Hemingway returned to Paris at the end of 1921 with his first wife, Hadley. The couple originally planned to visit Rome, but the American writer Sherwood Anderson convinced them to go to Paris instead - primarily because of the low cost of living. Sherwood also gave Hemingway a letter for Sylvia Beach, the owner of the "Shakespeare and Company" bookstore and rental library. Though Hemingway didn't have enough money to join the library, Beach told him he could borrow as many books as he wished. "No one that I ever know was nicer to me", recalled Hemingway years later.
"Shakespeare and Company" was the gathering place for many writers and artists at the time - James Joyce, Ezra Pound, F. Scott Fitzgerald and Ford Madox Ford among others.
The original store, opened by Beach in 1919, was located at 8 rue Dupuytren. In 1922, the store was moved to a larger location at 12 rue de l’Odéon. This location was closed in 1940 during the German occupation of the city. The store at 37 rue de la Bûcherie was opened in 1951 by George Whitman and originally named “Le Mistral.” In 1964, he changed the name as a tribute to Beach’s bookstore. Much like the original “Shakespeare and Company,” it became a meeting place for prominent literary figures such as Allen Ginsberg, William S. Burroughs, Henry Miller, and Anaïs Nin. Today, the bookstore serves as a regular bookstore and a reading library, specializing in English-language literature. The shop has been featured in prominent films such as “Before Sunset” and “Midnight in Paris”.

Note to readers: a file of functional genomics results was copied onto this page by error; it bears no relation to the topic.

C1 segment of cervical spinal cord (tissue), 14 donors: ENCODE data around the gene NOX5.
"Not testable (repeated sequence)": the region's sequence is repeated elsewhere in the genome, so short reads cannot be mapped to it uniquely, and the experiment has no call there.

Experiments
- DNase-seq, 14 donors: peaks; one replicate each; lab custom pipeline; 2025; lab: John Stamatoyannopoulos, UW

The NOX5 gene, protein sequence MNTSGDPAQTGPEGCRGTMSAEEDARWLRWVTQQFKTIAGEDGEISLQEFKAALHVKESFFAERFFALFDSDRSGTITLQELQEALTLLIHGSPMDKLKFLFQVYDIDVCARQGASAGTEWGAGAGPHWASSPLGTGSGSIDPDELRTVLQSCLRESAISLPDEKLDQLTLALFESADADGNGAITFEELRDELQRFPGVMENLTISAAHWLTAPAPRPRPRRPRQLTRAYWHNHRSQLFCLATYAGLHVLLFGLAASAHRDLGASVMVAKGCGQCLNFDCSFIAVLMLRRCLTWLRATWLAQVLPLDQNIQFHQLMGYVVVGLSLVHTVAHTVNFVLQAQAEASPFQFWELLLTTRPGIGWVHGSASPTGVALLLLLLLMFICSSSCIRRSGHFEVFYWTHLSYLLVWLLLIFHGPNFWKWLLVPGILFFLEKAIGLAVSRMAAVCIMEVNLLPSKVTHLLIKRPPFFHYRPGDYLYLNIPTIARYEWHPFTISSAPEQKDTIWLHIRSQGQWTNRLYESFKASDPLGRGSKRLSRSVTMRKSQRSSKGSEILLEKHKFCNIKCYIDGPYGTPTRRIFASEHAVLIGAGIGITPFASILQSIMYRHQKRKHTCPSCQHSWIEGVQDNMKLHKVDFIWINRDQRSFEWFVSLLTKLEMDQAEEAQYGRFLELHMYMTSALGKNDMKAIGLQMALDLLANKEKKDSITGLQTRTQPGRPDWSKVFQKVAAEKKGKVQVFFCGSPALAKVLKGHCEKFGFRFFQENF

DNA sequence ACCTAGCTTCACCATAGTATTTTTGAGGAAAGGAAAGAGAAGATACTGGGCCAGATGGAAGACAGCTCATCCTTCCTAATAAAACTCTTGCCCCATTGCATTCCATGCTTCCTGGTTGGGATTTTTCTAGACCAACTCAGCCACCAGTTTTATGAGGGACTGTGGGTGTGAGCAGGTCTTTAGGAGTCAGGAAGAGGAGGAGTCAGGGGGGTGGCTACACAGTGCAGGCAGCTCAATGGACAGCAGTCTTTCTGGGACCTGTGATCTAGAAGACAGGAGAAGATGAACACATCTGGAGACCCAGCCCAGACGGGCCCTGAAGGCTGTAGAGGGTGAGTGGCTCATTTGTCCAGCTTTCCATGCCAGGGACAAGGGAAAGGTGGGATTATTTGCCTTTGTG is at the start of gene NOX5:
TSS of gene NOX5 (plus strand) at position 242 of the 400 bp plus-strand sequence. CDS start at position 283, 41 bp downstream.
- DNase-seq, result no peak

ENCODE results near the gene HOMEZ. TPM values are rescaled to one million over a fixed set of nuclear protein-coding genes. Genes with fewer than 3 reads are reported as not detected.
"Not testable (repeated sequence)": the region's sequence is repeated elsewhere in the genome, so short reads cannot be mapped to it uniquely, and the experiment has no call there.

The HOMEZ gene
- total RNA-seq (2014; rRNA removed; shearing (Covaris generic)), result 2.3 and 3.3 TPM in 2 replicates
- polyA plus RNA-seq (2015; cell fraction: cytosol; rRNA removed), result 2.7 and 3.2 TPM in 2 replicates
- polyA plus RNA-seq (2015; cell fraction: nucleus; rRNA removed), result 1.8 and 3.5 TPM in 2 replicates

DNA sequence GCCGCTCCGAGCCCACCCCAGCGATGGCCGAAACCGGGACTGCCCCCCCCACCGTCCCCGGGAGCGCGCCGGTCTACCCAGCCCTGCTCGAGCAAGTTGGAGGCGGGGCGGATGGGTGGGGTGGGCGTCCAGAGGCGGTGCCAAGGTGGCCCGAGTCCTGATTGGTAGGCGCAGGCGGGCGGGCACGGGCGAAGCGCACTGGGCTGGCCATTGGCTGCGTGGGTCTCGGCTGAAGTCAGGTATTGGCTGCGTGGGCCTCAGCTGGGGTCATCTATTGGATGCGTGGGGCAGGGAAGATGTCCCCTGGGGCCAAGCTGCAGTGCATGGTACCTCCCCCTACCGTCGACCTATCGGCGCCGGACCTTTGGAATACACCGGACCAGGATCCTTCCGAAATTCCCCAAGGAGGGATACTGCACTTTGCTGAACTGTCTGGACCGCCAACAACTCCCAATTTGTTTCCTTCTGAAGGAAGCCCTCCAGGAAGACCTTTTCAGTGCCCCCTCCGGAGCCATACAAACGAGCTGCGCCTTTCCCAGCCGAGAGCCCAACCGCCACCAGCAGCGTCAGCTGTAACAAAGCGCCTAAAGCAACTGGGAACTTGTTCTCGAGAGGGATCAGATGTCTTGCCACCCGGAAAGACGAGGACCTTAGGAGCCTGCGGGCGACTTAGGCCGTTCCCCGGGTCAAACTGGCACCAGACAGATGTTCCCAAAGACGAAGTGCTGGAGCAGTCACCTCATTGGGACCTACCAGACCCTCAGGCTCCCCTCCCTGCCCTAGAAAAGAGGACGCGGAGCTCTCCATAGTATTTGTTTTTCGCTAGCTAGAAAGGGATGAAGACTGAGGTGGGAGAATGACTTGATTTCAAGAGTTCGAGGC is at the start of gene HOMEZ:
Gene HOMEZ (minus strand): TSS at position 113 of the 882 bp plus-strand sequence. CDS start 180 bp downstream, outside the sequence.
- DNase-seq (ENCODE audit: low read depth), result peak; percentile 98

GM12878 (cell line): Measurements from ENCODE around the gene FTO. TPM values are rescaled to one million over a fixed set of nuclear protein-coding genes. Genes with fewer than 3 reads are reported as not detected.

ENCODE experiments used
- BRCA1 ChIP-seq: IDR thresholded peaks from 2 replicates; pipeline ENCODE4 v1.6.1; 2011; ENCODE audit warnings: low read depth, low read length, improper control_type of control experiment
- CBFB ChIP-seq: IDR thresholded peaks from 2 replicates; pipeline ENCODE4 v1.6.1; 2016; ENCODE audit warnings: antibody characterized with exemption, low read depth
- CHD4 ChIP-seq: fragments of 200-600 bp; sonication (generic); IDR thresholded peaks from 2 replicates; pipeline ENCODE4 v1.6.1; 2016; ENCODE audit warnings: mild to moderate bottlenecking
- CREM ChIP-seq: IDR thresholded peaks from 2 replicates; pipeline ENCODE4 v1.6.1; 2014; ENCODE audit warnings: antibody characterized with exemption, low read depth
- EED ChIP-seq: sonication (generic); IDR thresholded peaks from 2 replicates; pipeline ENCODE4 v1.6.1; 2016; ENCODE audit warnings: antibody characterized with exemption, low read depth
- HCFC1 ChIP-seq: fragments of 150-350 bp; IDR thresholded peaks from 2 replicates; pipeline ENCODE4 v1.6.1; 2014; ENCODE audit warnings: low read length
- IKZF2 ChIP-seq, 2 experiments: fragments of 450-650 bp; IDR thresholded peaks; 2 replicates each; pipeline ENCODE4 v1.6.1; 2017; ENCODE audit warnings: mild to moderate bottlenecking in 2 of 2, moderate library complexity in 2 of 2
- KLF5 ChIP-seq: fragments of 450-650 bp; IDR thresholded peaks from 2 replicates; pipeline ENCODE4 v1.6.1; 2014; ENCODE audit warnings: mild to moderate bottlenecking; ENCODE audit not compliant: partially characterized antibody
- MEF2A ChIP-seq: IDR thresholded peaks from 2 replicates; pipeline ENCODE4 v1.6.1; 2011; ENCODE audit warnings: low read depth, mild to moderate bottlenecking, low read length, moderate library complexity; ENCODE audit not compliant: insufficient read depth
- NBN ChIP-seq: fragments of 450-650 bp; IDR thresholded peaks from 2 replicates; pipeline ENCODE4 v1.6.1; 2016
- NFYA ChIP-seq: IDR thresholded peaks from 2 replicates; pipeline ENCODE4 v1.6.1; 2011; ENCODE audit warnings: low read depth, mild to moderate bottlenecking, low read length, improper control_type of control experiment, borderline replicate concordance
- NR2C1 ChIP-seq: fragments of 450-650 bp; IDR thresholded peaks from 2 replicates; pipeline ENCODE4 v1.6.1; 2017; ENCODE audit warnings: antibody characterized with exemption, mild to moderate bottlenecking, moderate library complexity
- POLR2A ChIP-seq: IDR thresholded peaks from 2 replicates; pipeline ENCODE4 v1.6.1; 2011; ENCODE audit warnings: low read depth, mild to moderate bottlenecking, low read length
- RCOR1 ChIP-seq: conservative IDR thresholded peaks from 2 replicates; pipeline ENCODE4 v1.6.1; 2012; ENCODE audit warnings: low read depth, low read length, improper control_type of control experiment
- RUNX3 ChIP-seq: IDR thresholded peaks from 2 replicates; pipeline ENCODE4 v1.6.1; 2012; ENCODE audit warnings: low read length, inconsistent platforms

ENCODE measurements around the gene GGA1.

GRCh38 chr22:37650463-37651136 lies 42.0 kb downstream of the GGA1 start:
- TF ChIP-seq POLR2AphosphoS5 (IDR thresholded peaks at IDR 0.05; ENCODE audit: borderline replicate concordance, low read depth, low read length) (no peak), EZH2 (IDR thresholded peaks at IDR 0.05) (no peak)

MBK is a huge shopping mall with seven stories filled with huge varieties of merchandise varying in different quality.
Most of its stories look like a huge street market put inside a mall.
My wife dyed her hair there and was very pleased with the price and the service.
We bought some shirts from one of the shirt stands. They turned out like a waste of money and they lost their form and color after the laundry. I was told there are places where you can find amazing clothing. I guess I didn't know where to look, so use your senses.
We also went to visit Siam center which is just across the street. The atmosphere there was totally different (more luxurious) but so are the prices so we didn't buy anything
Located just across from Aung San Rd you'll find the Bogyoke San Market, which is formerly known as Scott market. In the market you'll find thousands of shops, and you can also try out all sorts of traditional Burmese dishes in the local restaurants and food carts.
I stopped at a local tea shop in one of the internal streets and had a good meal while sitting on a small kids chair...
In the local shops you'll find a lot of handicrafts, gems, jewelry, bags, fabrics and a lot of souvenirs to bring back home.